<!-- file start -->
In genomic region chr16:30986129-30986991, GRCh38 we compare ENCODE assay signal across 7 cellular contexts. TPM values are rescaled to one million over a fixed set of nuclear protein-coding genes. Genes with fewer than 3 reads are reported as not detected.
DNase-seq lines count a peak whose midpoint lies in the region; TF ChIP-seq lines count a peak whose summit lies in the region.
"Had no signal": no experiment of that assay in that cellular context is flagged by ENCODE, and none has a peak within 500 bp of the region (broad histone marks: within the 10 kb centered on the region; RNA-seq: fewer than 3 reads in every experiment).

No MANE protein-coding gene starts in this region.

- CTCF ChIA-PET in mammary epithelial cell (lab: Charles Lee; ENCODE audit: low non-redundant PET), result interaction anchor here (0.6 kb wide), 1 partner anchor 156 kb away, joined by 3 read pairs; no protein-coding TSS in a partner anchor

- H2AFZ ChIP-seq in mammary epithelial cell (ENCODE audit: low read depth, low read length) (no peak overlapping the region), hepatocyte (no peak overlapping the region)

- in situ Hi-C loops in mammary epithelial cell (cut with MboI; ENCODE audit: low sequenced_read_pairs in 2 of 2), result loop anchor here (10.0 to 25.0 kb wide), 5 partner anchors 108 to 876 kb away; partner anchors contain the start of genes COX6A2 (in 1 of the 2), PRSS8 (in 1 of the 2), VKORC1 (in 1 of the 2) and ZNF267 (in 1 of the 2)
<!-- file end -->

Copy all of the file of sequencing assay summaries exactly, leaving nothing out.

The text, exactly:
In genomic region chr16:30986129-30986991, GRCh38 we compare ENCODE assay signal across 7 cellular contexts. TPM values are rescaled to one million over a fixed set of nuclear protein-coding genes. Genes with fewer than 3 reads are reported as not detected.
DNase-seq lines count a peak whose midpoint lies in the region; TF ChIP-seq lines count a peak whose summit lies in the region.
"Had no signal": no experiment of that assay in that cellular context is flagged by ENCODE, and none has a peak within 500 bp of the region (broad histone marks: within the 10 kb centered on the region; RNA-seq: fewer than 3 reads in every experiment).

No MANE protein-coding gene starts in this region.

- CTCF ChIA-PET in mammary epithelial cell (lab: Charles Lee; ENCODE audit: low non-redundant PET), result interaction anchor here (0.6 kb wide), 1 partner anchor 156 kb away, joined by 3 read pairs; no protein-coding TSS in a partner anchor

- H2AFZ ChIP-seq in mammary epithelial cell (ENCODE audit: low read depth, low read length) (no peak overlapping the region), hepatocyte (no peak overlapping the region)

- in situ Hi-C loops in mammary epithelial cell (cut with MboI; ENCODE audit: low sequenced_read_pairs in 2 of 2), result loop anchor here (10.0 to 25.0 kb wide), 5 partner anchors 108 to 876 kb away; partner anchors contain the start of genes COX6A2 (in 1 of the 2), PRSS8 (in 1 of the 2), VKORC1 (in 1 of the 2) and ZNF267 (in 1 of the 2)